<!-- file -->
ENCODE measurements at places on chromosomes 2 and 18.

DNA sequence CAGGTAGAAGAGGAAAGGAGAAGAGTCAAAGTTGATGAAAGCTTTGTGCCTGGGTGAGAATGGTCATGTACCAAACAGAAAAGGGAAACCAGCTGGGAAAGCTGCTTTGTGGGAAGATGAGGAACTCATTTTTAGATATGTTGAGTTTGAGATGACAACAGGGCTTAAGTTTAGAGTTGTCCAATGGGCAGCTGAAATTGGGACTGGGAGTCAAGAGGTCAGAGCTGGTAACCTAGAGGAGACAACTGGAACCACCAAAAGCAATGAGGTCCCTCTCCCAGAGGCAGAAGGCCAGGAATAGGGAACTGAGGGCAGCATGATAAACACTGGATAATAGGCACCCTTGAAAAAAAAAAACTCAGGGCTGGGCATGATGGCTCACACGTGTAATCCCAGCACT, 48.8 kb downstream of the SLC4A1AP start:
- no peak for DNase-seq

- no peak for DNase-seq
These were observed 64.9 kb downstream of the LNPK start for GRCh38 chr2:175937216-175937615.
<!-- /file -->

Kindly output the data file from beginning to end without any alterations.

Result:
ENCODE measurements at places on chromosomes 2 and 18.

DNA sequence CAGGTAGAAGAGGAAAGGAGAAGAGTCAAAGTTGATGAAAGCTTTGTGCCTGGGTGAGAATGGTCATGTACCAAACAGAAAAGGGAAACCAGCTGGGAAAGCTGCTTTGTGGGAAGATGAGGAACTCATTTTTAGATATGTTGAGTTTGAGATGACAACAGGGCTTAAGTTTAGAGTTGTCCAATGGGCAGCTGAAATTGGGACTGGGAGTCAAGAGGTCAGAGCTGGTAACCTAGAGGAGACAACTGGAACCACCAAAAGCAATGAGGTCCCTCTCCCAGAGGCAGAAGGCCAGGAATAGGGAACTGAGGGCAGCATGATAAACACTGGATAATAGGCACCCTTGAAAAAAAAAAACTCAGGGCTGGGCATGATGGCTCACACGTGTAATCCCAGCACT, 48.8 kb downstream of the SLC4A1AP start:
- no peak for DNase-seq

- no peak for DNase-seq
These were observed 64.9 kb downstream of the LNPK start for GRCh38 chr2:175937216-175937615.